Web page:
Things have gotten much worse for Alberta.
The nine out-of-control wildfires currently burning throughout the province saw significant growth over the past 24 hours, with a total of 374,768 hectares having been burned through by May 31.
Alberta Wildfire’s Christie Tucker spoke to media with an update Friday morning, stating hot and dry conditions in Alberta have caused the fires to spread at a much faster rate than usual.
“The last 24 hours have been an extremely challenging time for firefighters in Alberta,” she said.
“Because of the ongoing dry and windy conditions and the very low relative humidity, we saw fires moving very quickly, even at night when they wouldn’t traditionally be moving so quickly.”
Tucker stated that the Chuckegg Creek Wildfire, the largest fire currently burning in Alberta, had grown to 230,000 hectares as of this morning, and had been spread south by 30 km between noon on Thursday and 4 am Friday morning — a rate of 23 metres a minute.
She also noted that this wildfire season has been far more devastating than the five-year average, as the same time period (March 1 to May 31) generally sees an average of 131,712 hectares burned as a result of 548 wildfires, while 2019 has seen nearly 375,000 hectares burned as a result of 502 fires.
The most recent update from the Government of Alberta, which was released at 7 pm Thursday night, noted that 2,300 wildland firefighters and staff, approximately 200 helicopters, and 27 air tankers and heavy equipment are currently on the ground throughout the province, battling the following fires:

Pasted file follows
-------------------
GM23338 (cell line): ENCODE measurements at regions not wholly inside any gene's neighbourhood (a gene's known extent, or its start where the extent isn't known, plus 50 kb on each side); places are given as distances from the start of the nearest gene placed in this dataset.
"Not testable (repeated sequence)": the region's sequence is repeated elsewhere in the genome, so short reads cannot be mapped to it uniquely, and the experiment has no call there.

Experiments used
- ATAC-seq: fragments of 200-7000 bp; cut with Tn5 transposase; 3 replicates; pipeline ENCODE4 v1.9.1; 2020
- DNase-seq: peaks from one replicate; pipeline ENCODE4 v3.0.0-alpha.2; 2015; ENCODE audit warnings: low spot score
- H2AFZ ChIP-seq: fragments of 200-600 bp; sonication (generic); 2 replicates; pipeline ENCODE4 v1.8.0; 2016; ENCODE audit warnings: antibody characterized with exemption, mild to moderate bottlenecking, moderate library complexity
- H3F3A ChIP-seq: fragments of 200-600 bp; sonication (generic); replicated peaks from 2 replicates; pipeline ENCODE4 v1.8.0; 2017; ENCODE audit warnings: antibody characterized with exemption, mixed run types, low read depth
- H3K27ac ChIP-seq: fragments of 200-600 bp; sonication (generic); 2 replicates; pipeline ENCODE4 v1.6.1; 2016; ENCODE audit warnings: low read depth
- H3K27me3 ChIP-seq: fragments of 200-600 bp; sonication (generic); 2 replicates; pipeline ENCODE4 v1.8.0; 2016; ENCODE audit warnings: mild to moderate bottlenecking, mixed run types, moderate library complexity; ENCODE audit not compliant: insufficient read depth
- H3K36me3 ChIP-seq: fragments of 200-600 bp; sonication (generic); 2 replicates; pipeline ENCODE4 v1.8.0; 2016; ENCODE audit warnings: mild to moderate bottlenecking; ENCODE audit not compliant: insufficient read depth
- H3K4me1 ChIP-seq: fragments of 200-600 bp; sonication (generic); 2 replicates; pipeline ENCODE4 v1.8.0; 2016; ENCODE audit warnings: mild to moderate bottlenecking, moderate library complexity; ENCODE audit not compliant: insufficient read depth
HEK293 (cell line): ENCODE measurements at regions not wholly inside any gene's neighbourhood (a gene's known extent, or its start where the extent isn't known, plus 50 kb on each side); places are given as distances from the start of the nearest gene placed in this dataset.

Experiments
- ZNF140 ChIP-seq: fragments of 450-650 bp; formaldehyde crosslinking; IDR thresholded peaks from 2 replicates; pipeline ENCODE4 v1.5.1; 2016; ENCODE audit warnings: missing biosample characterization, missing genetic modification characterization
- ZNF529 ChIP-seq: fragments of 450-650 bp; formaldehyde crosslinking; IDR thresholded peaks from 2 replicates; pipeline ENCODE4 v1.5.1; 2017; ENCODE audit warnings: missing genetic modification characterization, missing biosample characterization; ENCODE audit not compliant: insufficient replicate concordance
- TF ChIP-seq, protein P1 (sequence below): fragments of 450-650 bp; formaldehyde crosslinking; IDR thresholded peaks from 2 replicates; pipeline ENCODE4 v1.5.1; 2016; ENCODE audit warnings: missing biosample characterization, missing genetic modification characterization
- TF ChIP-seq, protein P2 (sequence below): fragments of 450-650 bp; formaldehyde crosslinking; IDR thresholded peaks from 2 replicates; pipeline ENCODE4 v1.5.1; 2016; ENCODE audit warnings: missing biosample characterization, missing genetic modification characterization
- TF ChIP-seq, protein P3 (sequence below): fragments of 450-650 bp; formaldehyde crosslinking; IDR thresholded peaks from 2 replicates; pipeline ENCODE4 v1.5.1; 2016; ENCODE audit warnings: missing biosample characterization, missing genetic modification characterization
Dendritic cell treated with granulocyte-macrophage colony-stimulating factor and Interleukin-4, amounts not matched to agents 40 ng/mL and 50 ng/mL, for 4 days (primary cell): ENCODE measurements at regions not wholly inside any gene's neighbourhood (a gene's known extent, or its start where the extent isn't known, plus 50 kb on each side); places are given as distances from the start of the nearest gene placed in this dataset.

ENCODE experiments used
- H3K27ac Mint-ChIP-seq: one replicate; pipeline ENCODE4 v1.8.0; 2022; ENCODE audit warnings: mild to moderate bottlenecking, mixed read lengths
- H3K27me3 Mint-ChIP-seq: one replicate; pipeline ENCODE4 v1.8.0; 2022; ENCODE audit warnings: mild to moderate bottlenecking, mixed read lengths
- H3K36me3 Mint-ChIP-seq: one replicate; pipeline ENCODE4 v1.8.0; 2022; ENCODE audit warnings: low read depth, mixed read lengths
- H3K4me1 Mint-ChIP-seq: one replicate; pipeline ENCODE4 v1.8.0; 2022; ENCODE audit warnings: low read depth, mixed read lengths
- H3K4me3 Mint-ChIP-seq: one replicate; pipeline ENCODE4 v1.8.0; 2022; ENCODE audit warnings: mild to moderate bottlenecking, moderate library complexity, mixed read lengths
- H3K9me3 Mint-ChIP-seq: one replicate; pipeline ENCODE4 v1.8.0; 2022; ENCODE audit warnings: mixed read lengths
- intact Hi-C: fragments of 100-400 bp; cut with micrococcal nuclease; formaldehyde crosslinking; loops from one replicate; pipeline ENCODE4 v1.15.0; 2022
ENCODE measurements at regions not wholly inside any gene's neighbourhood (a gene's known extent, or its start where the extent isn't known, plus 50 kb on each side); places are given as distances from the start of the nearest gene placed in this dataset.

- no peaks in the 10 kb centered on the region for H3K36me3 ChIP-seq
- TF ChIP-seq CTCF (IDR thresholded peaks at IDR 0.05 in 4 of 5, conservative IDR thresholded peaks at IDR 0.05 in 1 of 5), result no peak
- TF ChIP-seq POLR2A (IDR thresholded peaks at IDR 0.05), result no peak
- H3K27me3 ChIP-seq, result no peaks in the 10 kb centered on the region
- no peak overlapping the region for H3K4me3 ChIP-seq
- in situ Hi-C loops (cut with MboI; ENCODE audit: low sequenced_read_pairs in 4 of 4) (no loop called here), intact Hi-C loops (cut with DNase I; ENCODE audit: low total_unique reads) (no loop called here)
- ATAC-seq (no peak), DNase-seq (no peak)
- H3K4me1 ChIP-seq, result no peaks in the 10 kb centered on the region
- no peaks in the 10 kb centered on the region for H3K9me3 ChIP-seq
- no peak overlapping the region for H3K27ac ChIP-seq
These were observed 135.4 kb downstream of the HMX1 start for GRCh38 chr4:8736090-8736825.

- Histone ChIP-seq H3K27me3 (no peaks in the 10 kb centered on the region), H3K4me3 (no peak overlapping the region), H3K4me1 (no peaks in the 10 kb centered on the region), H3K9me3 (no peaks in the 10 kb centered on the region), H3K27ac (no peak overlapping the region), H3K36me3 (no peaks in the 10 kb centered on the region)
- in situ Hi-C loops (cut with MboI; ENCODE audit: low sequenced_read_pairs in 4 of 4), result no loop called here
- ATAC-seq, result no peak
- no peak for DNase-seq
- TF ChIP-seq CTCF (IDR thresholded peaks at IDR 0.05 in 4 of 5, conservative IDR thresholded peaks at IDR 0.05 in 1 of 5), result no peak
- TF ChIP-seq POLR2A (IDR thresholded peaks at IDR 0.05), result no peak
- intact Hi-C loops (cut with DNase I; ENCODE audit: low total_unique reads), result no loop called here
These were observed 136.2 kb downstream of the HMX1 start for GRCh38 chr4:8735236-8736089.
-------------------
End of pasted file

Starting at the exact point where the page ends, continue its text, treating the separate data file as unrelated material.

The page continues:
Mandatory evacuations have been called for the following areas:
Slave Lake, an area where evacuees from High Level fled to last week, is now on an eight-hour evacuation notice itself.
The impacts of the fire have been felt all around the province, with the City of Calgary registering as “very high risk” on Environment Canada’s air quality health index and the skies in Edmonton turning orange as a result of the smoke that has blown in.
According to Tucker, there does not appear to be much help in the way of precipitation in the foreseeable future:
“Conditions are stabilizing a little bit today, but we still don’t have any foreseeable relief in the conditions,” she said.
“We are expecting fires to continue and we will continue to fight them with the assistance from across Canada that we’ve been getting.”